“The first dimension is how challenged you are in what you’re doing. The second is how engaged you are in what you’re doing.”

The two dimensions work together to form four attention quadrants. If you’re highly engaged and challenged, you have focused attention. If you’re highly engaged but not challenged, you’re using rote attention. If you’re neither engaged nor challenged, you’re in a state of boredom. And if you’re not engaged but highly challenged, you’re in the state of frustration.

On a lighter note, I loved these basic things made from papier-mâché. When I have tried, I mostly made big globs of gooey paper. “The Size of Space” put things in perspective in a sort of overwhelming, you-little-speck-in-the-cosmos sort of way. Maggie the Pug has become friends with a pug statue in her backyard, which alone is worth the trip, but her Instagram account is worth a visit. Finally, artist Jean Oliver has given me a new appreciation for crows.


from my kitchen

Rather than a recipe, I have a story to tell. 

I was sitting outside of Cocoa Cinnamon with my friend Leon (whom I have already spoken about) when a woman came up to the table and asked if I was Milton. She had a friend with her. When I said yes, she introduced herself and told me she followed my blog and said she had recently made the Tahini, Fig, and Almond Cookies that I posted in November. I had originally made up the recipe for a Milton’s Famous pop up at Cocoa Cinnamon last summer.

When she said how great the cookies tasted, her friend said, “That’s not the whole story. I was in the middle of a family crisis and she showed up at my house with those cookies. They helped me in the middle of a difficult time.”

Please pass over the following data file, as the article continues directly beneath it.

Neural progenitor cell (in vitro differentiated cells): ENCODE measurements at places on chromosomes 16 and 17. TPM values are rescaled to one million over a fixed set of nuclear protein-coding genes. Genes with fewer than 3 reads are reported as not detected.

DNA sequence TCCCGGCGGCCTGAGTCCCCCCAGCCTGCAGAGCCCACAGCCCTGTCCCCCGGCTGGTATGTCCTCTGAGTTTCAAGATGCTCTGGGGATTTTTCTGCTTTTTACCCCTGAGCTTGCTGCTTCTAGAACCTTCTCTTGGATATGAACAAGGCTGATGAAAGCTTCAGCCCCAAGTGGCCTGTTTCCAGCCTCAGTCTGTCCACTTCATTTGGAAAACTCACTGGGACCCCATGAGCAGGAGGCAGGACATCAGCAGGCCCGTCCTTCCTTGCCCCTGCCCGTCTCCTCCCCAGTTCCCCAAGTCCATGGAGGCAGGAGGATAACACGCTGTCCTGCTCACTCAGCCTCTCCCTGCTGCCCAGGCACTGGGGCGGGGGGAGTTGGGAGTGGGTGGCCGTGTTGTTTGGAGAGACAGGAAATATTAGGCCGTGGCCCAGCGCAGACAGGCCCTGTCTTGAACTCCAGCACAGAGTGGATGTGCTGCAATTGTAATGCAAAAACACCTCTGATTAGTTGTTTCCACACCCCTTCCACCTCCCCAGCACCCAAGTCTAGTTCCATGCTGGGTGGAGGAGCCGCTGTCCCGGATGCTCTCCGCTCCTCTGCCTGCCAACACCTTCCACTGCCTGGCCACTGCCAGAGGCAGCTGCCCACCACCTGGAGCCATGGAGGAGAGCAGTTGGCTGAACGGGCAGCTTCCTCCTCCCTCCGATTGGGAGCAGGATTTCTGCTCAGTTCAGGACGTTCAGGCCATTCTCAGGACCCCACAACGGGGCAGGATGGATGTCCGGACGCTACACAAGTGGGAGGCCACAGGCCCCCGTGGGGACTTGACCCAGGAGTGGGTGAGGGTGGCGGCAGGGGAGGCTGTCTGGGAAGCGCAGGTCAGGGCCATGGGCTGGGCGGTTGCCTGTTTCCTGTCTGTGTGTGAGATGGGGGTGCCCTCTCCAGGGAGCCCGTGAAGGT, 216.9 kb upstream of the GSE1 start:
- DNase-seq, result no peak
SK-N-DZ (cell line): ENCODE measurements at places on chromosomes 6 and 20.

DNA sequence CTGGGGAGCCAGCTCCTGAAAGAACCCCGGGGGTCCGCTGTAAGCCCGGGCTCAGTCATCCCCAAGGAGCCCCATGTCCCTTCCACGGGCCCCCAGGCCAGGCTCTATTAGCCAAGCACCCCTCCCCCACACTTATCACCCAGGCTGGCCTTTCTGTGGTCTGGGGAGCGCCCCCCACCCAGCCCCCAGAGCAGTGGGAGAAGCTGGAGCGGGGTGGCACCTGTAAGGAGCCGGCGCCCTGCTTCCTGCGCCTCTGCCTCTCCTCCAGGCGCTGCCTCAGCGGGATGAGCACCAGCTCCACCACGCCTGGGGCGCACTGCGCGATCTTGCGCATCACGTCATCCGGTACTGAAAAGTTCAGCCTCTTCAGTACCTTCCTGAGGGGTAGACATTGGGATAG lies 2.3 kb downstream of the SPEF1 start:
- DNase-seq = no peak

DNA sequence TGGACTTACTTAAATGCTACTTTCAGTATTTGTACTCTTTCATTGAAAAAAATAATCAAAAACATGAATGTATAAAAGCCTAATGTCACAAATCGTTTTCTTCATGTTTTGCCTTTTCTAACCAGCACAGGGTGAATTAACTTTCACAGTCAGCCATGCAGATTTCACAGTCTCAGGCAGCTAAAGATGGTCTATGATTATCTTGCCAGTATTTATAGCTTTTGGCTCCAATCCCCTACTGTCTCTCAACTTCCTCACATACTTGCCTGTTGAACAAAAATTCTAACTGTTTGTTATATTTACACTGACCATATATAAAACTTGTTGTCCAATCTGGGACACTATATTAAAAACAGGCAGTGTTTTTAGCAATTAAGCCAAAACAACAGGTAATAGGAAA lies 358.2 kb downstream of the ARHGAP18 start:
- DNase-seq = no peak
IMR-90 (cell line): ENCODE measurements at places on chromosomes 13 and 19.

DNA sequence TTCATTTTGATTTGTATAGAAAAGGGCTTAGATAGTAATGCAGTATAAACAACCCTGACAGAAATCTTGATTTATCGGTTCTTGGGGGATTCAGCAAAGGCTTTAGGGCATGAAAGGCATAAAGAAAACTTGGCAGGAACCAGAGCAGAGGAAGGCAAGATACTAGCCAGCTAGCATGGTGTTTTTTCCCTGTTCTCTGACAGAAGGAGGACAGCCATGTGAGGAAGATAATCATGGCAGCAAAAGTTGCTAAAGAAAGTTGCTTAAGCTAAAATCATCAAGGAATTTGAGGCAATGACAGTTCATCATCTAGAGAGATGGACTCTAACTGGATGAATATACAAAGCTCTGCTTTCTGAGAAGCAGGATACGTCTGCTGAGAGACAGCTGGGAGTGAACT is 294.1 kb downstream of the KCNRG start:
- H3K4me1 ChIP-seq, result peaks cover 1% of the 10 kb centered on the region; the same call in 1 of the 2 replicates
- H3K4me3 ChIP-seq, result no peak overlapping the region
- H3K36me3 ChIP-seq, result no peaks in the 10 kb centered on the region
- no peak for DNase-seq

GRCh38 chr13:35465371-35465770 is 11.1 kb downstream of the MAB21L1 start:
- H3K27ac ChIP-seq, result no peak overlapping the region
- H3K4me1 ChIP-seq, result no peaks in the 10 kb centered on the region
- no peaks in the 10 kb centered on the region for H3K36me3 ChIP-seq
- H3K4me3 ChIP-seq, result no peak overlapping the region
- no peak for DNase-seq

I have often said I wanted my cookies to tell a story. In one sense, I mean that about the way they taste--that there is a beginning, a middle, and an end. But the other sense matters even more. Sometimes, the story came first: The Cocoa Cinnamon Cookie was born when the coffee shop opened; my Old North Durham Cookie was a tribute to our neighborhood. This time, the cookie brought the story back to me.

Either way, it makes for a flavorful life.

in my ear

I was in ninth grade the first time I heard David Crosby sing, along with Stephen Stills and Graham Nash. I was learning to play guitar and was a part of a folk group (that’s what we called ourselves: The Folk Group) at Nairobi International School. “Helplessly Hoping” was one of our favorites. I learned a lot about singing harmony listening to and imitating David Crosby. 

As I looked for a song to post that was something other than “Teach Your Children” or “Almost Cut My Hair,” I came across this tender version of the Beatles’ “Blackbird” by Crosby and Joan Baez that was part of her seventy-fifth birthday celebration. “Take these broken wings and learn to fly” seems like an apt description of what Crosby did with his life and his voice.

from my heart